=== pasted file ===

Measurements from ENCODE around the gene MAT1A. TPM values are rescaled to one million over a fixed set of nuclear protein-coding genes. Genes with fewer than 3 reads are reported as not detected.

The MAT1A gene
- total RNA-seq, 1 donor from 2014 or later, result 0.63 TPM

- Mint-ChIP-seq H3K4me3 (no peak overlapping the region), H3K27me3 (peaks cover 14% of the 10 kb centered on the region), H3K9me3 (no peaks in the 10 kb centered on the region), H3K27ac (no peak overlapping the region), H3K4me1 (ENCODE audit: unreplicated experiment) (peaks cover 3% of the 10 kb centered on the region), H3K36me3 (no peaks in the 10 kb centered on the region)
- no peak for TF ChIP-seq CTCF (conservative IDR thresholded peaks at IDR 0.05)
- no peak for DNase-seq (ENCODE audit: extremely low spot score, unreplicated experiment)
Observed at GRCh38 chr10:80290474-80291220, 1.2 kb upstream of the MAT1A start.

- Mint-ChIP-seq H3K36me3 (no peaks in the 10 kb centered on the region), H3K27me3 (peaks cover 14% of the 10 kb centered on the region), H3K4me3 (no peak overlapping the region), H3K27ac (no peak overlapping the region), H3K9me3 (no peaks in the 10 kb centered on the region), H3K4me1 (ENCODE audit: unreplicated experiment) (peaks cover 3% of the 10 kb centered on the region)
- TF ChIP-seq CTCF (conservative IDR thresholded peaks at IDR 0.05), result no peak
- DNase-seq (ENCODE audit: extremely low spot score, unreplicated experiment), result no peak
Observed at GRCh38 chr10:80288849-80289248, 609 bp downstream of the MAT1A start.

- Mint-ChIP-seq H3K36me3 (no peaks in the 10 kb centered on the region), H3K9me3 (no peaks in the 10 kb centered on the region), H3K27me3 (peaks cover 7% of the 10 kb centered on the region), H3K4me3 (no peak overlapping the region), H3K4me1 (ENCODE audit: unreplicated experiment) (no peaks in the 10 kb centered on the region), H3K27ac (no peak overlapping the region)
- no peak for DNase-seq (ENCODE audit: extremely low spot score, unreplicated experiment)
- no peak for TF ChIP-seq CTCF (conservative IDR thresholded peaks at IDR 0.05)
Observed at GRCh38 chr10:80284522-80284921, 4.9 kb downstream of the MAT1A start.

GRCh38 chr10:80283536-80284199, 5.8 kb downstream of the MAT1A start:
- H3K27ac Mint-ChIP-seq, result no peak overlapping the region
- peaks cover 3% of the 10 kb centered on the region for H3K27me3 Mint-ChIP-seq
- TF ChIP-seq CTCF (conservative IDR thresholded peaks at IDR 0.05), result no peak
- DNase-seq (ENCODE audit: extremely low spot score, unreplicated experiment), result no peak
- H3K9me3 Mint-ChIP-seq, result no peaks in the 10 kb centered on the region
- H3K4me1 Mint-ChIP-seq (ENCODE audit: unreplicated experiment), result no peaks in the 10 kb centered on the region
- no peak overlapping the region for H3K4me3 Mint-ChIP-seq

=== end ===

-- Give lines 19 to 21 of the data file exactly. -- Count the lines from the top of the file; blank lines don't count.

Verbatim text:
- TF ChIP-seq CTCF (conservative IDR thresholded peaks at IDR 0.05), result no peak
- DNase-seq (ENCODE audit: extremely low spot score, unreplicated experiment), result no peak
- H3K9me3 Mint-ChIP-seq, result no peaks in the 10 kb centered on the region